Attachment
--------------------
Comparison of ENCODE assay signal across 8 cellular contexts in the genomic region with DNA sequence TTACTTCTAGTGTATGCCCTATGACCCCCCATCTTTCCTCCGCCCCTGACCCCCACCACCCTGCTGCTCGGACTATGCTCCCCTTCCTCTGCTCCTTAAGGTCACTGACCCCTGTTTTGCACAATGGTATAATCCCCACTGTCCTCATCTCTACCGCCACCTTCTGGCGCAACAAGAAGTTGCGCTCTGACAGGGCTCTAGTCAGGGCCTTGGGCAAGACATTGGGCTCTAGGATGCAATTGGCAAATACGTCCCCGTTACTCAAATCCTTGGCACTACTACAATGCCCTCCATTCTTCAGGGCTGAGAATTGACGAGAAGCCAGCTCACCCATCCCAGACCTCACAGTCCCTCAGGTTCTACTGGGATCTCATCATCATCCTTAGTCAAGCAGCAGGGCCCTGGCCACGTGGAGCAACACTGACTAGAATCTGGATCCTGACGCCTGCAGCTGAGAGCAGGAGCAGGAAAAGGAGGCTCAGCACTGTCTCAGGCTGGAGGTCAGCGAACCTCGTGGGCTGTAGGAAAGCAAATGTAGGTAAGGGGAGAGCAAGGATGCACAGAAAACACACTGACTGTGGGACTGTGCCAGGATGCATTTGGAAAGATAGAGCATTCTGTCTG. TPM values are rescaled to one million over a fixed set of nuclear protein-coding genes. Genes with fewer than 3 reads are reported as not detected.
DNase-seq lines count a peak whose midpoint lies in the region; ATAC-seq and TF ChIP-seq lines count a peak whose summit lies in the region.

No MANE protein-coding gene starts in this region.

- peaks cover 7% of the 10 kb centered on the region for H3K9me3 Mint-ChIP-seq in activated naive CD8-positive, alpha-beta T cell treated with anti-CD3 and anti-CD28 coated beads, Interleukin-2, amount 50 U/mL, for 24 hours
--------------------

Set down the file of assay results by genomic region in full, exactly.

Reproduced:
Comparison of ENCODE assay signal across 8 cellular contexts in the genomic region with DNA sequence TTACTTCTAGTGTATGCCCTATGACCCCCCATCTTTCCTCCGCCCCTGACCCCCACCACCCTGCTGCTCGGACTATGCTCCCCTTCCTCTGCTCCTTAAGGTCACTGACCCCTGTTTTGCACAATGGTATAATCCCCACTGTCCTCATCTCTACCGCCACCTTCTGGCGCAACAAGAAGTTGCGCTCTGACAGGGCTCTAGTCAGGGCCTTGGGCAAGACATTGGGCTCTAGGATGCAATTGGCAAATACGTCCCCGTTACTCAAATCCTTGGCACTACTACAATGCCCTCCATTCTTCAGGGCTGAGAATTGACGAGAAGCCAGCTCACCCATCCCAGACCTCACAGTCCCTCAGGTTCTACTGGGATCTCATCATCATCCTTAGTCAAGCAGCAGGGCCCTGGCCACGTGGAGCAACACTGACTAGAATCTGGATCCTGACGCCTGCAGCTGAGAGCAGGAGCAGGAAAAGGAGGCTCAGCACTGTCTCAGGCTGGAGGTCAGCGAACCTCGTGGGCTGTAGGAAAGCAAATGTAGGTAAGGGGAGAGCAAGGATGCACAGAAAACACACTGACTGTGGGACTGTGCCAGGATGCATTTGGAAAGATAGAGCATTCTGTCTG. TPM values are rescaled to one million over a fixed set of nuclear protein-coding genes. Genes with fewer than 3 reads are reported as not detected.
DNase-seq lines count a peak whose midpoint lies in the region; ATAC-seq and TF ChIP-seq lines count a peak whose summit lies in the region.

No MANE protein-coding gene starts in this region.

- peaks cover 7% of the 10 kb centered on the region for H3K9me3 Mint-ChIP-seq in activated naive CD8-positive, alpha-beta T cell treated with anti-CD3 and anti-CD28 coated beads, Interleukin-2, amount 50 U/mL, for 24 hours